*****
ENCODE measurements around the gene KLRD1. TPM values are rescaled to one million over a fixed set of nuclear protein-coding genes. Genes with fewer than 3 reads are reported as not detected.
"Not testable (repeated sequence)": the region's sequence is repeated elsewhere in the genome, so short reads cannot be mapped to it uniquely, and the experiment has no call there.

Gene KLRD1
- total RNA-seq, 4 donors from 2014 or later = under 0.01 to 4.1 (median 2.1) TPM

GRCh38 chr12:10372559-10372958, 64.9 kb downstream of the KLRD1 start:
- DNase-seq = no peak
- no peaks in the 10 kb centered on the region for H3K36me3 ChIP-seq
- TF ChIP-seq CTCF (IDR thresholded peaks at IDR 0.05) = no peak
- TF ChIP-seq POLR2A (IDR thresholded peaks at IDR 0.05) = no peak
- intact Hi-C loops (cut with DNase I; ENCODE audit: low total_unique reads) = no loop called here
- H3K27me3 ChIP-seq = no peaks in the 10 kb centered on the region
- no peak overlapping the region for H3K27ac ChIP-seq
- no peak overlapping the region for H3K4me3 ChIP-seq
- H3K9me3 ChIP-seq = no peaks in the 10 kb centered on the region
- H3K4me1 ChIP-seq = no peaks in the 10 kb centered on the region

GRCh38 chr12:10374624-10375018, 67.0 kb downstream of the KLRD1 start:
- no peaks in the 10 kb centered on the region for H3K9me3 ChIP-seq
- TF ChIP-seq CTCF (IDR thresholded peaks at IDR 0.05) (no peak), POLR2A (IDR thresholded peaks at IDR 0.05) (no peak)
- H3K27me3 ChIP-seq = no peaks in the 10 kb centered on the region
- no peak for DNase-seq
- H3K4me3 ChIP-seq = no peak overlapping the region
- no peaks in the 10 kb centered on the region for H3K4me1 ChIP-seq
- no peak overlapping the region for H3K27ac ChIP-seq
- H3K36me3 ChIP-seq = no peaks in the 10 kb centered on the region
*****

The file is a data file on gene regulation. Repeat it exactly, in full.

ENCODE measurements around the gene KLRD1. TPM values are rescaled to one million over a fixed set of nuclear protein-coding genes. Genes with fewer than 3 reads are reported as not detected.
"Not testable (repeated sequence)": the region's sequence is repeated elsewhere in the genome, so short reads cannot be mapped to it uniquely, and the experiment has no call there.

Gene KLRD1
- total RNA-seq, 4 donors from 2014 or later = under 0.01 to 4.1 (median 2.1) TPM

GRCh38 chr12:10372559-10372958, 64.9 kb downstream of the KLRD1 start:
- DNase-seq = no peak
- no peaks in the 10 kb centered on the region for H3K36me3 ChIP-seq
- TF ChIP-seq CTCF (IDR thresholded peaks at IDR 0.05) = no peak
- TF ChIP-seq POLR2A (IDR thresholded peaks at IDR 0.05) = no peak
- intact Hi-C loops (cut with DNase I; ENCODE audit: low total_unique reads) = no loop called here
- H3K27me3 ChIP-seq = no peaks in the 10 kb centered on the region
- no peak overlapping the region for H3K27ac ChIP-seq
- no peak overlapping the region for H3K4me3 ChIP-seq
- H3K9me3 ChIP-seq = no peaks in the 10 kb centered on the region
- H3K4me1 ChIP-seq = no peaks in the 10 kb centered on the region

GRCh38 chr12:10374624-10375018, 67.0 kb downstream of the KLRD1 start:
- no peaks in the 10 kb centered on the region for H3K9me3 ChIP-seq
- TF ChIP-seq CTCF (IDR thresholded peaks at IDR 0.05) (no peak), POLR2A (IDR thresholded peaks at IDR 0.05) (no peak)
- H3K27me3 ChIP-seq = no peaks in the 10 kb centered on the region
- no peak for DNase-seq
- H3K4me3 ChIP-seq = no peak overlapping the region
- no peaks in the 10 kb centered on the region for H3K4me1 ChIP-seq
- no peak overlapping the region for H3K27ac ChIP-seq
- H3K36me3 ChIP-seq = no peaks in the 10 kb centered on the region